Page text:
New Guide Brings Clarity to the Complexities of Funding Assistive Technology

As Vernon saw it, a Pennsylvania Assistive Technology Foundation (PATF) loan was the clear choice to pay for his new hearing aids, with a low interest rate, no fees, and affordable monthly payments. But sometimes finding the right funding isn’t so straightforward.

In 2018, when Vernon’s hearing had declined enough that he was missing large chunks of conversation due to background noise at work and at home, he knew he needed new hearing aids. Vernon has worked in upper management for York Water Company for 21 years. After speaking with the Office of Vocational Rehabilitation (OVR), Vernon was referred to PATF. He found the PATF interest rate was significantly lower than that of a traditional consumer loan and it was cheaper than charging the hearing aids on his credit card. He also described the monthly payments as very manageable. In Vernon’s case, with few other funding options for hearing aids, a low-interest loan made the most sense. Now, Vernon is grateful to have his hearing aids, and says that they have significantly improved his quality of life and made a drastic difference for him both at work and in his personal relationships.

But finding funding is not always so simple. In fact, one of the leading obstacles for many people in obtaining assistive technology (AT) is finding the money to pay for it. And, there are many factors to take into account when developing a funding solution. A person’s diagnosis, age, whether or not they are a student, where they live, whether or not they work, their financial situation, and their wants and needs all come into play when determining what funding options are available.

While PATF provides loans for the purchase of AT to Pennsylvanians of all ages, all income levels, and all disabilities and health conditions, we also provide free information and assistance services with the goal of helping people navigate the complex process of finding funding. Our recent publication, Funding Your Assistive Technology: A Guide to Funding Resources in Pennsylvania, includes the information we cover most frequently with callers. Chapters include topics such as what is assistive technology, tips and considerations when choosing your AT, how to develop a funding strategy, a list of funding resources, specifics on how to access AT through waivers including Community HealthChoices, and how to save safely for assistive technology using an ABLE account and a Special Needs Trust.

“This comprehensive guide is an easy-to-use resource for Pennsylvanians with disabilities, seniors, their families, service providers, and legislators. It empowers Pennsylvanians with the knowledge to gain access to devices and services that make independence and autonomy possible,” says Nancy Murray, President of The Arc of Greater Pittsburgh at ACHIEVA and incoming Board President at PATF.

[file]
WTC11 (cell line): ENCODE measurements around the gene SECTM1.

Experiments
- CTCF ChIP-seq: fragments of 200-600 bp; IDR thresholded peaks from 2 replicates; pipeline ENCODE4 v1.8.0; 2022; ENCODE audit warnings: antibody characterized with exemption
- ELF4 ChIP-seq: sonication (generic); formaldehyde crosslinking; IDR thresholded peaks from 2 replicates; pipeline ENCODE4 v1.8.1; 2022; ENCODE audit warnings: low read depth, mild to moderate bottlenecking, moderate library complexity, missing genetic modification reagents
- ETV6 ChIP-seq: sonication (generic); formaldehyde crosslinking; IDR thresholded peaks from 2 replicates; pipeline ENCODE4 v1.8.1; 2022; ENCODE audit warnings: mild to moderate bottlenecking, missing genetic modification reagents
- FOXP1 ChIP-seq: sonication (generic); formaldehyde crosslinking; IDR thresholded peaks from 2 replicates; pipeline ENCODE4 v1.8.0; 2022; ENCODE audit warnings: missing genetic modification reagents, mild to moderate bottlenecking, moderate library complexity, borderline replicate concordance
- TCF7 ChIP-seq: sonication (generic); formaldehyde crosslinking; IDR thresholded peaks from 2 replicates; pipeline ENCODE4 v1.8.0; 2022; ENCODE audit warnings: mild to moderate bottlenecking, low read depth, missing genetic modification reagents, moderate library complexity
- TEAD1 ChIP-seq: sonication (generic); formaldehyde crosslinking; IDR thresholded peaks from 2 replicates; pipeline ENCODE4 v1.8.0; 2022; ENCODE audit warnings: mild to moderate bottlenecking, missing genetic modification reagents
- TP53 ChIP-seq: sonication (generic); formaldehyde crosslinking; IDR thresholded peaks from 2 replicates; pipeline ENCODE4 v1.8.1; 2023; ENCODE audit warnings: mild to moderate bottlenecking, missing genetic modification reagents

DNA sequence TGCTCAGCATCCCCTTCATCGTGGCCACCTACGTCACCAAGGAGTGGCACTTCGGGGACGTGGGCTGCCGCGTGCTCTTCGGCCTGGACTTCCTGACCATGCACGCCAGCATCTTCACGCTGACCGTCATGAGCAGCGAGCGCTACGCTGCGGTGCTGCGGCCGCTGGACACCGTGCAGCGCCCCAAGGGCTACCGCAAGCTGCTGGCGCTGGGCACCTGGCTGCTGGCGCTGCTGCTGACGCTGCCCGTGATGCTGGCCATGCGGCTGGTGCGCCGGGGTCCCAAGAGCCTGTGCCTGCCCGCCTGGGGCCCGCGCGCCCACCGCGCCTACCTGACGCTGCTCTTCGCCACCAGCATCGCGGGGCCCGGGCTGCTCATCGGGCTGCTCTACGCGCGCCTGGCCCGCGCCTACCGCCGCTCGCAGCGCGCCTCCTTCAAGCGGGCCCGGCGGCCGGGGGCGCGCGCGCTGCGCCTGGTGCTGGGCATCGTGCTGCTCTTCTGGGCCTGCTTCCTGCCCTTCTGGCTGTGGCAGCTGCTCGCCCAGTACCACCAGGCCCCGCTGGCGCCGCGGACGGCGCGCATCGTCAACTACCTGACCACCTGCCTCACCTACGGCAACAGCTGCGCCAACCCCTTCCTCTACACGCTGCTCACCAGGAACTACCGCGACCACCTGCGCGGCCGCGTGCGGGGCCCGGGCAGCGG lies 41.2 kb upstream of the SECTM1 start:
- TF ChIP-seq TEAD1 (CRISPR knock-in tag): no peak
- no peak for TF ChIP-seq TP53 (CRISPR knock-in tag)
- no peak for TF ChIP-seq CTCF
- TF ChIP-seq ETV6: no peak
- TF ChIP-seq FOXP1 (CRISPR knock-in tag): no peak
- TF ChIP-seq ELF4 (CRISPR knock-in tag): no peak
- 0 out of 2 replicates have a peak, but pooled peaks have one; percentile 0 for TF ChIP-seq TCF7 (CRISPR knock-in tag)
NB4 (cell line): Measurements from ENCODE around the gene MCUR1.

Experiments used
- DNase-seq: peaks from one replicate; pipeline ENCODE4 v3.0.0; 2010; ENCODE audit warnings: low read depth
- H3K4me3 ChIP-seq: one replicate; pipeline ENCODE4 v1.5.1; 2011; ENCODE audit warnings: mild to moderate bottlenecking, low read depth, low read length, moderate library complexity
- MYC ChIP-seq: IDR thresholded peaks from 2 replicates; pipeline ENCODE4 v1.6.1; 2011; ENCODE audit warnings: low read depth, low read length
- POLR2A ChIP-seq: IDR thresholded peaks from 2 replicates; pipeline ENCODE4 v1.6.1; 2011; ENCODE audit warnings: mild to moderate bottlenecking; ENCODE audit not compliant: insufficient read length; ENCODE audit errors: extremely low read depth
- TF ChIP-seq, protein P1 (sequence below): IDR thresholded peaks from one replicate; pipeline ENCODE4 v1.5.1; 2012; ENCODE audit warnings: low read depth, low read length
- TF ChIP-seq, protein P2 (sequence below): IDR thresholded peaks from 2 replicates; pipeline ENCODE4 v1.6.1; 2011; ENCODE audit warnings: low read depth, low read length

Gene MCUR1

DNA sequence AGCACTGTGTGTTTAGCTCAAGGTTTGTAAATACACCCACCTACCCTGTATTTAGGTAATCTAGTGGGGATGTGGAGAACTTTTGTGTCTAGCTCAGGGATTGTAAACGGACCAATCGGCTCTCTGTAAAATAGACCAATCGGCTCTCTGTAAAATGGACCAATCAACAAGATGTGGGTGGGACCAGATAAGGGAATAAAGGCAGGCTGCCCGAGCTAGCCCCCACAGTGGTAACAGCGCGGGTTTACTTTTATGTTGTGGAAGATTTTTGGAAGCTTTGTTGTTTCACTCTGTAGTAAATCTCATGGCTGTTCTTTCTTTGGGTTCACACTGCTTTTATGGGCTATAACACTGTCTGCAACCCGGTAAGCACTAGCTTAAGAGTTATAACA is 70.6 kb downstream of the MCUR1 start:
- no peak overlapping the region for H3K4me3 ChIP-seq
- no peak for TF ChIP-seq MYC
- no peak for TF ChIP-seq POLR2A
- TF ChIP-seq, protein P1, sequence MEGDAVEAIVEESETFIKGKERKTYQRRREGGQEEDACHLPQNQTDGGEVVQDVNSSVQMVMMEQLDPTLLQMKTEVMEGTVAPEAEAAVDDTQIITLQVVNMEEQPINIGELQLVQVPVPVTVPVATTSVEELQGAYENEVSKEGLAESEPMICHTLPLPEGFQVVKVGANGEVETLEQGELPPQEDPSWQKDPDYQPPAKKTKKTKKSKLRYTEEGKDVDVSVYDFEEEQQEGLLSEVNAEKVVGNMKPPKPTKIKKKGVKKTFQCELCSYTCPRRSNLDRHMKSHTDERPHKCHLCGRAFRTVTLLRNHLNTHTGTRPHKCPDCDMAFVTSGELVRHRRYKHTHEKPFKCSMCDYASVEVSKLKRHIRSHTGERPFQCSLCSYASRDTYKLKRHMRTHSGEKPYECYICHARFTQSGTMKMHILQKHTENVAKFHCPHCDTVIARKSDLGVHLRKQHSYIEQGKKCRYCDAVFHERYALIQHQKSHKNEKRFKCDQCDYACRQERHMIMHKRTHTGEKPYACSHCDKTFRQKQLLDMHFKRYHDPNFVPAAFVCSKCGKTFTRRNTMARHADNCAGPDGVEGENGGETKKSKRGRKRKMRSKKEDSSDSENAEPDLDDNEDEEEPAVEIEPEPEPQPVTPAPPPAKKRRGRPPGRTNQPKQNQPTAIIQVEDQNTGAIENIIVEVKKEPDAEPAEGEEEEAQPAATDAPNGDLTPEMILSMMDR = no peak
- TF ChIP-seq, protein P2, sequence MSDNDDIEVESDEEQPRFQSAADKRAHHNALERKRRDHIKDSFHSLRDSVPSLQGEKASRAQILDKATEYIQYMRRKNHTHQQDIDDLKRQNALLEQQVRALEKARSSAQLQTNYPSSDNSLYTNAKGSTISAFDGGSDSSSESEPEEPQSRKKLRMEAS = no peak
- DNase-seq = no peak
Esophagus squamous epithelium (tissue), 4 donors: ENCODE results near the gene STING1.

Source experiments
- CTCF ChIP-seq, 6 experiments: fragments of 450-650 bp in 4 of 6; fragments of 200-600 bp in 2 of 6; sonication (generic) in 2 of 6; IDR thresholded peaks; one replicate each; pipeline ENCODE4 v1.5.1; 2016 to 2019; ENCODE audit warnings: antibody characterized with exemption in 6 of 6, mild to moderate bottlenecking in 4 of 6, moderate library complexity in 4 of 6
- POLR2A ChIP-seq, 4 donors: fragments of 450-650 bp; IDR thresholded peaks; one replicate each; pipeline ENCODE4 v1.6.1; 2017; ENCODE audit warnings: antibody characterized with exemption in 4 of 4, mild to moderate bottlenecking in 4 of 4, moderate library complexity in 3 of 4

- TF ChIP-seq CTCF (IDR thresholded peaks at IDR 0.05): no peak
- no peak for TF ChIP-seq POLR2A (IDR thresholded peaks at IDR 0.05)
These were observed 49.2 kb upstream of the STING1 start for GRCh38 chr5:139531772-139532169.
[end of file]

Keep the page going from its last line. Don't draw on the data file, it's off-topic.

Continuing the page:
Read more about Funding Your Assistive Technology.

SIM Initiative Evaluation: Model Test Year Five Annual Report

SIM Initiative Evaluation: Model Test Year Five Annual Report. In December 2018, the Center for Medicare & Medicaid Innovation released its fifth annual report on Round 1 of the CMS State Innovation Models (SIM) Initiative, which tests the ability of the governments in six states (Arkansas, Maine, Massachusetts, Minnesota, Oregon, and Vermont) to move providers to value-based payment. A number of these states had activities involving rural providers, including RHCs, FQHCs, and CAHs. As a key finding, states used SIM awards to provide resources to providers to enable provider participation in Medicaid alternative payment models. While most state-led models supported through SIM did not realize Medicaid savings, many results were promising considering the limited provider incentives. A 2017 guide from Rural Health Value highlights the rural focus within select SIM awards from Rounds 1 and 2.

CMS Releases Care Coordination Toolkit and Series of ACO Case Studies

CMS releases Care Coordination Toolkit and series of ACO Case Studies. The Centers for Medicare & Medicaid Services (CMS) has released a public Accountable Care Organization (ACO) Care Coordination Toolkit highlighting innovative strategies that ACOs and End-Stage Renal Disease Care (ESRD) Seamless Care Organizations (ESCOs) use to collaborate with beneficiaries, clinicians, and post-acute care partners to ensure high-quality, effective care is provided at the right time and in the right setting. CMS has also released seven case studies to describe innovative initiatives from ACOs and ESRD ESCOs on a variety of topics including engaging beneficiaries, coordinating care in rural settings, and promoting health literacy. Each case study includes detailed results and lessons learned.

Report Describes Disparities in Death By Rurality, Race, and Ethnicity

Dying Too Soon: Disparities in Death By Rurality, Race, and Ethnicity.  A recently released brief by the Rural Health Research Gateway finds rural counties had higher rates of premature death (defined as years of potential life lost before age 75) than urban counties.  Researchers analyzed data from the 2017 County Health Rankings, and found that counties with a majority of residents identifying as non-Hispanic Black or American Indian/Alaska Native had significantly higher rates of premature death.